A STARTING LINE TRICK

By Adam Loory

Here is a recount of a good start I pulled off at the Governor’s Cup of Western Long Island Sound. The starting line was heavily skewed with the starboard end very favored. Everyone wanted to start next to the committee boat and many boats were early trying to get there. With two boat lengths to go, we were about 10 seconds early, so were others on our leeward bow.

The red boat indicates the pre-start maneuvers SOULMATES made to win the start at the 2019 Govorner’s Cup.

They bore away to keep from going over the line; but, with the line so skewed, as they turned bow down they got closer to being over early. They nearly had to make a 90-degree turn to run parallel to the line. The more they bore away, the faster they went in the wrong direction.

Instead of following the pack, I headed up toward the committee boat giving us more space to burn off the extra time. Also, by heading up into the wind, we slowed down as the clock ticked down.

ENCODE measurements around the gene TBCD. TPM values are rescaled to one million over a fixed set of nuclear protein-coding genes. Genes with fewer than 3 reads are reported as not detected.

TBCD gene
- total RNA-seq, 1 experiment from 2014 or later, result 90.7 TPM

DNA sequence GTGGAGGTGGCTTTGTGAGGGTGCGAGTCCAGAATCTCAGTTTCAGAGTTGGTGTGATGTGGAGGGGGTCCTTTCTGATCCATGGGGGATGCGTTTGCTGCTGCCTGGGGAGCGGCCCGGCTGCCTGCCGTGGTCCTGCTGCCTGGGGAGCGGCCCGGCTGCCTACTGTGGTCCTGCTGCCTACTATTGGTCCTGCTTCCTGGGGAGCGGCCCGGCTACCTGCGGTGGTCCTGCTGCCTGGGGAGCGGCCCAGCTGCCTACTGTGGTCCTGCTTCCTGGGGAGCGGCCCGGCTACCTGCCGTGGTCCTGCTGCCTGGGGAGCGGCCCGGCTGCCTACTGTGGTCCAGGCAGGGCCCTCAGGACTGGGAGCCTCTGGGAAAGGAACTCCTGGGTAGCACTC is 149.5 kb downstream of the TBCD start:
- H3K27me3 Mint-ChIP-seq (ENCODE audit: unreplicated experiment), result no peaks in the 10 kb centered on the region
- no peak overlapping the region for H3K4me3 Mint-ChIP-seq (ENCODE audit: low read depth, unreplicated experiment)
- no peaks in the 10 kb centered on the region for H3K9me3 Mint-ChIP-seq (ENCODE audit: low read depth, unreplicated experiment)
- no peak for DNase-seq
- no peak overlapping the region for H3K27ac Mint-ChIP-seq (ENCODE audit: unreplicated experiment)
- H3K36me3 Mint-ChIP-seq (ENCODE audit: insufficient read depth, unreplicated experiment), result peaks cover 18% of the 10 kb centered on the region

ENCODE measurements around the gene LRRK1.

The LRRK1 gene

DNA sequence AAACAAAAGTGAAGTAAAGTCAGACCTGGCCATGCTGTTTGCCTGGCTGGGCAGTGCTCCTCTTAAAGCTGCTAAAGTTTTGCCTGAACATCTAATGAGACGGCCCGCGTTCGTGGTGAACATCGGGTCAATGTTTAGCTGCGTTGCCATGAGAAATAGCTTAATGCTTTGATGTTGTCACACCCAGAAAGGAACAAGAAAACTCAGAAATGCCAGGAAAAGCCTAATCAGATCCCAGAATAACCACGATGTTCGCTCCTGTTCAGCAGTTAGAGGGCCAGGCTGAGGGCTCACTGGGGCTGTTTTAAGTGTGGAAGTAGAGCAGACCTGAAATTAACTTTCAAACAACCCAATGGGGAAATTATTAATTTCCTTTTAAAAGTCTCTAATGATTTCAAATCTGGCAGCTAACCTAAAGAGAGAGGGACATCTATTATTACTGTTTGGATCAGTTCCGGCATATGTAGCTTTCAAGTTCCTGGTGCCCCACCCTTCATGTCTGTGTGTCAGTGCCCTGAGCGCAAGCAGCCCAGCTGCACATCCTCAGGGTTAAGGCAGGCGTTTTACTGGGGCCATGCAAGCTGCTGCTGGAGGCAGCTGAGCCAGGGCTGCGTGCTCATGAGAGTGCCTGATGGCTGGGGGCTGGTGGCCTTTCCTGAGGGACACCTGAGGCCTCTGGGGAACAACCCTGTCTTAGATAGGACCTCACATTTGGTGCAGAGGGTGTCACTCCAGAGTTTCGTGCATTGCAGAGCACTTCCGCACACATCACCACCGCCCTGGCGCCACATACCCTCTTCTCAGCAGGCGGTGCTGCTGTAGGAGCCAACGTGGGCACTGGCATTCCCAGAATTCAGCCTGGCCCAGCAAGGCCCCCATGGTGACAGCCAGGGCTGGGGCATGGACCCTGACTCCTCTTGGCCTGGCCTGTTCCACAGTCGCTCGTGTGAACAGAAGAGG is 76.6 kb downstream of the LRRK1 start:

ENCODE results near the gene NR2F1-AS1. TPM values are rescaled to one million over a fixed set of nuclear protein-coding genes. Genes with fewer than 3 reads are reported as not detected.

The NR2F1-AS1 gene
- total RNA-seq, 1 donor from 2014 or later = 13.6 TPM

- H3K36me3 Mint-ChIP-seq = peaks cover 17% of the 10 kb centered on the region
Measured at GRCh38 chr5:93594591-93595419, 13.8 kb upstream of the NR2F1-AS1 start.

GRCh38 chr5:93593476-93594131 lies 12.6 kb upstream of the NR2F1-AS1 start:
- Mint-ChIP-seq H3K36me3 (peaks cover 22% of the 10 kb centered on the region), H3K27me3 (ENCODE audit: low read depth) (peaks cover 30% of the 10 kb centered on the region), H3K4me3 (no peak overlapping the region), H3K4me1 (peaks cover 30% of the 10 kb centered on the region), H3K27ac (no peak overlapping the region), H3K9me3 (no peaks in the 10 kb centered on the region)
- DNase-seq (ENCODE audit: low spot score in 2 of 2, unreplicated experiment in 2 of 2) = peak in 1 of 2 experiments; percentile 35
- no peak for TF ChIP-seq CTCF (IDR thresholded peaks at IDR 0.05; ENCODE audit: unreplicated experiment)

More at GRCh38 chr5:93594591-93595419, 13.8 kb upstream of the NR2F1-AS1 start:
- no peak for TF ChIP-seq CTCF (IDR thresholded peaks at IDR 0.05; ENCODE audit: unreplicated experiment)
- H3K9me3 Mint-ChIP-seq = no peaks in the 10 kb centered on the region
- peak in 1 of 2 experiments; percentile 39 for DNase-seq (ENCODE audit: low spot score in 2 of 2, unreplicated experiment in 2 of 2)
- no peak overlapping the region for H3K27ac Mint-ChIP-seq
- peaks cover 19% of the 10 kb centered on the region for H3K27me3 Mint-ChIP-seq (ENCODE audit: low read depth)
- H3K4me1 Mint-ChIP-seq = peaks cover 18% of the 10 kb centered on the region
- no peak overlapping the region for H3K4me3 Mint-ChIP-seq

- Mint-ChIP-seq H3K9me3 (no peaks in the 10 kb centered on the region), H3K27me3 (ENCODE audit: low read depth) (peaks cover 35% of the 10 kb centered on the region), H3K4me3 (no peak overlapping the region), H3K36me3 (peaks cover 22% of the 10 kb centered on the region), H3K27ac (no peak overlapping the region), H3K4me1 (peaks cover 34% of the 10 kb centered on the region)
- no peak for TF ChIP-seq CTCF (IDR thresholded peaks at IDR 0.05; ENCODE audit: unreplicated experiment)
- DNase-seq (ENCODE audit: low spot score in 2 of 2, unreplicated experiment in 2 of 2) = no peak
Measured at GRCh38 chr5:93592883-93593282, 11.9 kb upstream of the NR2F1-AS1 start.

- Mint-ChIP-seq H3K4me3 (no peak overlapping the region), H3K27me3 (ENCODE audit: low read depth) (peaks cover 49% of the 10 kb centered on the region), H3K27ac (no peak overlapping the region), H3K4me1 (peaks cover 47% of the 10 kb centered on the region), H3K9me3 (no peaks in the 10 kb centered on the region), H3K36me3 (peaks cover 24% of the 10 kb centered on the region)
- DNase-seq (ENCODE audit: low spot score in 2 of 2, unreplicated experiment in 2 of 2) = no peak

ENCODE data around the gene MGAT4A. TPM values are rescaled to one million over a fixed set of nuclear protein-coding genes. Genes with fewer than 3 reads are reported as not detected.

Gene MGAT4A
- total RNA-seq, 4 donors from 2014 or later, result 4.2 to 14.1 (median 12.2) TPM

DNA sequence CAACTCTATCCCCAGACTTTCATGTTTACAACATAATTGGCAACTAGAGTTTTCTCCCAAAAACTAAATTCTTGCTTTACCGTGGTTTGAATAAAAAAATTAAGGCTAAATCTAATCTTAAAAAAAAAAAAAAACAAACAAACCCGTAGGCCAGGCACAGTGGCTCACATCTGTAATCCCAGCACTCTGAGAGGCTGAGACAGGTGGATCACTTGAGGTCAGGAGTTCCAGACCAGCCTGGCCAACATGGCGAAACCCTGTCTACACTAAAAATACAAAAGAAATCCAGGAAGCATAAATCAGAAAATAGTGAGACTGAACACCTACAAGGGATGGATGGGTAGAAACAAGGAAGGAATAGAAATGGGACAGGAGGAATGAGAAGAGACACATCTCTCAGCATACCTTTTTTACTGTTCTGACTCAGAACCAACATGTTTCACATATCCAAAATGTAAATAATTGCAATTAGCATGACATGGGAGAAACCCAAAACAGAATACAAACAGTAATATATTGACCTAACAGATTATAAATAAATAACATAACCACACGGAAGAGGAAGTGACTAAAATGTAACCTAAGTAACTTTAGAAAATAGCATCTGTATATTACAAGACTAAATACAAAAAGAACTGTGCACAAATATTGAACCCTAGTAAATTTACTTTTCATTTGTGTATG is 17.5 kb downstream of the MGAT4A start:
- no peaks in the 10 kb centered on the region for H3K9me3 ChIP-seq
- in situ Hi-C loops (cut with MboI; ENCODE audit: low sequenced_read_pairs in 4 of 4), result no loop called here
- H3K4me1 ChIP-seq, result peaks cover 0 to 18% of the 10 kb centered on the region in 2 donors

SOULMATES winning the start.

Luckily, there were no other boats above us; which allowed me to turn past head to wind without fouling any boats. At the gun, we fell off onto starboard tack right at the committee boat and won the start. The boats that turned down below us ended up behind and to leeward. Attached is picture of us getting up to speed after the gun.

To find the favored end of the starting line, luff head-to-wind in the middle of the line. Your bow will pointed to the favored (more upwind) side of the line. In this case the buoy is favored.

Remember, not all starting lines are set square to the wind. The easiest way to know which end of the line is favored is to sail to the middle of the line and head straight into the wind. Your bow will point to the side of the line that is farther upwind. Starting at the favored end puts you ahead and in clear air.

Also, if you have your radio on and can hear the signal and mark boats talking to each other, you might hear the PRO tell the pin to “square plus five” purposefully skewing the line to keep the boats off away from the signal boat.

Regardless of how you start, always keep your options open. Have the leeward jib trimmer provide feedback to leeward because that’s the position with best leeward/forward visibility. Conversely, have the main trimmer, sitting to windward beside the helm and tactician keep an eye to windward. More input...more options...more victories.